Families are never perfect. Well, we all know that one family that seems inexplicably flawless, but they’re probably messed up too. The rest of us have to deal with strong personalities, bad decisions, and yes, sometimes even mental illness. Mexican-Canadian director Karina García Casanova’s own life has been marked by the mental health disorders of her mother and brother Juan, but it wasn’t until García was already a film student that both were officially diagnosed as bipolar. In the light of this revelation, García started looking back at her childhood and family life to reconstruct the pieces of her own biography.
When her brother Juan announced he was moving back to Canada after several years of living in Monterrey, García decided it was time to shoot her first documentary, and took on her own family as her subject. What she didn’t expect, however, was that the final film, Juanicas, would ultimately be a document of her brother’s descent into paranoid depression — with a most tragic end. García accomplishes this with intimate, fly-on-the-wall footage of her family life interspersed with archival materials that document her family’s experience with migration and adaptation to their new lives in Quebec.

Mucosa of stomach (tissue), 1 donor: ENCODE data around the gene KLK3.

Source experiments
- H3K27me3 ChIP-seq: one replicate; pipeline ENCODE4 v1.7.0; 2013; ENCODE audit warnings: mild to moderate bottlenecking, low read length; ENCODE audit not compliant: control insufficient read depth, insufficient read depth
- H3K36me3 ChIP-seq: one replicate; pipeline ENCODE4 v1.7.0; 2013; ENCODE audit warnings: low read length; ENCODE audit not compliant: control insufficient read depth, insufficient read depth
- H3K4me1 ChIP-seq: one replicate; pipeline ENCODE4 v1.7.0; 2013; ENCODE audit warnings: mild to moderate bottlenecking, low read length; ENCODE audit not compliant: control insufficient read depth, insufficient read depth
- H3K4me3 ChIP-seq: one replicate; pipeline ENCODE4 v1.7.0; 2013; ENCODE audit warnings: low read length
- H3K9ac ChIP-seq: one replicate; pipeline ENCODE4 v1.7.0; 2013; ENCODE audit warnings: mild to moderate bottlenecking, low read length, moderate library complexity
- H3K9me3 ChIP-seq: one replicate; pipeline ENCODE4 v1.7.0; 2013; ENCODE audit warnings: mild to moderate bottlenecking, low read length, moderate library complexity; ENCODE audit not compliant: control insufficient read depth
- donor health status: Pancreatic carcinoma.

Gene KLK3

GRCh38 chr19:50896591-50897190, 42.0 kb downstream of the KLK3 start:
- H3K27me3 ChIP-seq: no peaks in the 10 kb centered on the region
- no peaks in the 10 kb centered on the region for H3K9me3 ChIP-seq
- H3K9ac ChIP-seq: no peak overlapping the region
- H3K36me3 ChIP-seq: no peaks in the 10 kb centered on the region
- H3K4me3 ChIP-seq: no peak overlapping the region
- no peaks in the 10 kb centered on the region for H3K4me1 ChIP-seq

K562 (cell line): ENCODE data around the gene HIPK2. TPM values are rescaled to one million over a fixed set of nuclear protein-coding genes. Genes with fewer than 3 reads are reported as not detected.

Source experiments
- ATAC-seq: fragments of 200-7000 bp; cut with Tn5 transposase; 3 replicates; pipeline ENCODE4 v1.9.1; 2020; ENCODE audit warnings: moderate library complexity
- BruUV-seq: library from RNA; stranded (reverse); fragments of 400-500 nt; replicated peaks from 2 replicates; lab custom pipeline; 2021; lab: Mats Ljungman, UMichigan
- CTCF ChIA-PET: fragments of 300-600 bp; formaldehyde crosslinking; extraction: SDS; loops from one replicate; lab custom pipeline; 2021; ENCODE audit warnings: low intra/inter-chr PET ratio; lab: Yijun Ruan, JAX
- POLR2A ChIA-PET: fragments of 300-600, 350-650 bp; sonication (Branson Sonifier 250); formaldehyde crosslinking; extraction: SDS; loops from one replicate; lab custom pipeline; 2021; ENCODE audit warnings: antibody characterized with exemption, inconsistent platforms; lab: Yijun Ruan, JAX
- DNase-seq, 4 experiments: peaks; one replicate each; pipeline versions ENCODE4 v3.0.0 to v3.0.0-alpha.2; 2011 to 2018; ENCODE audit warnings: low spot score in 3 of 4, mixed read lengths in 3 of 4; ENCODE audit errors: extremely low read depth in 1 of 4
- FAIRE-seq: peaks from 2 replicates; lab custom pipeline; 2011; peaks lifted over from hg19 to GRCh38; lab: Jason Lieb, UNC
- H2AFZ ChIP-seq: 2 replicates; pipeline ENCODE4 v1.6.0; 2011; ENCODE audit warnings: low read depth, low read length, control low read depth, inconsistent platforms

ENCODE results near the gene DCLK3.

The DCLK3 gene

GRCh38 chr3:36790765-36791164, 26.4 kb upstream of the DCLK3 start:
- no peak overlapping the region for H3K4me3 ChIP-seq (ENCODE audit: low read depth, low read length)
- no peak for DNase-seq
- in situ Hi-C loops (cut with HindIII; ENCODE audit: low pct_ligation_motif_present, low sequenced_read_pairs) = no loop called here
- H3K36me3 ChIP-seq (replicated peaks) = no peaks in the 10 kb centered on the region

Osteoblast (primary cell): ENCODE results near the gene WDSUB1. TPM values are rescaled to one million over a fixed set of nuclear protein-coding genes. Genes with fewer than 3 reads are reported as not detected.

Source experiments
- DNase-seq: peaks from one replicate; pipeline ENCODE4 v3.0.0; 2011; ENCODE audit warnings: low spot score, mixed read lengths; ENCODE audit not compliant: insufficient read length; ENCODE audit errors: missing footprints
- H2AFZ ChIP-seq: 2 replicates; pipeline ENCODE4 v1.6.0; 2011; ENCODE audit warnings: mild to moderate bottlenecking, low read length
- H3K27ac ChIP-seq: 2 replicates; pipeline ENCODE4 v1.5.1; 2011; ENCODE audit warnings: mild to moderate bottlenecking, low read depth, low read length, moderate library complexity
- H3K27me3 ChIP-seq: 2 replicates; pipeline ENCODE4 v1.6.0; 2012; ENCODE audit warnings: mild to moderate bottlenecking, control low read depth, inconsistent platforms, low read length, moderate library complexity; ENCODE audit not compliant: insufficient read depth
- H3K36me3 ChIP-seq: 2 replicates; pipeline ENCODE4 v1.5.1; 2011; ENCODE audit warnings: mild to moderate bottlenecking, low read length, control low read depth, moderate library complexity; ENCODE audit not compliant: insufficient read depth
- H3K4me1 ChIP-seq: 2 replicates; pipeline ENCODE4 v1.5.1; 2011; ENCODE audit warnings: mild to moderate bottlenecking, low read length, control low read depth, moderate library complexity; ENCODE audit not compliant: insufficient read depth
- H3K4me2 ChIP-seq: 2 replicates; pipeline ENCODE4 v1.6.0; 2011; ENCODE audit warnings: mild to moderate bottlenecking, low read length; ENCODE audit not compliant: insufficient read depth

The trailer doesn’t make any of this particularly explicit, but a scene of her mother singing the patriotic ranchera “Mexico lindo y querido” while driving around in their newfound city suggests the theme of immigration and uprooting, while ominous shots of her brother being escorted by police and the destroyed interior of their home give us a sense of dramatic tension and impending tragedy. Thus far Juanicas has had a successful run on the festival circuit, with Honorable Mentions at the Guadalajara International Film Festival and the Montreal International Documentary Festival.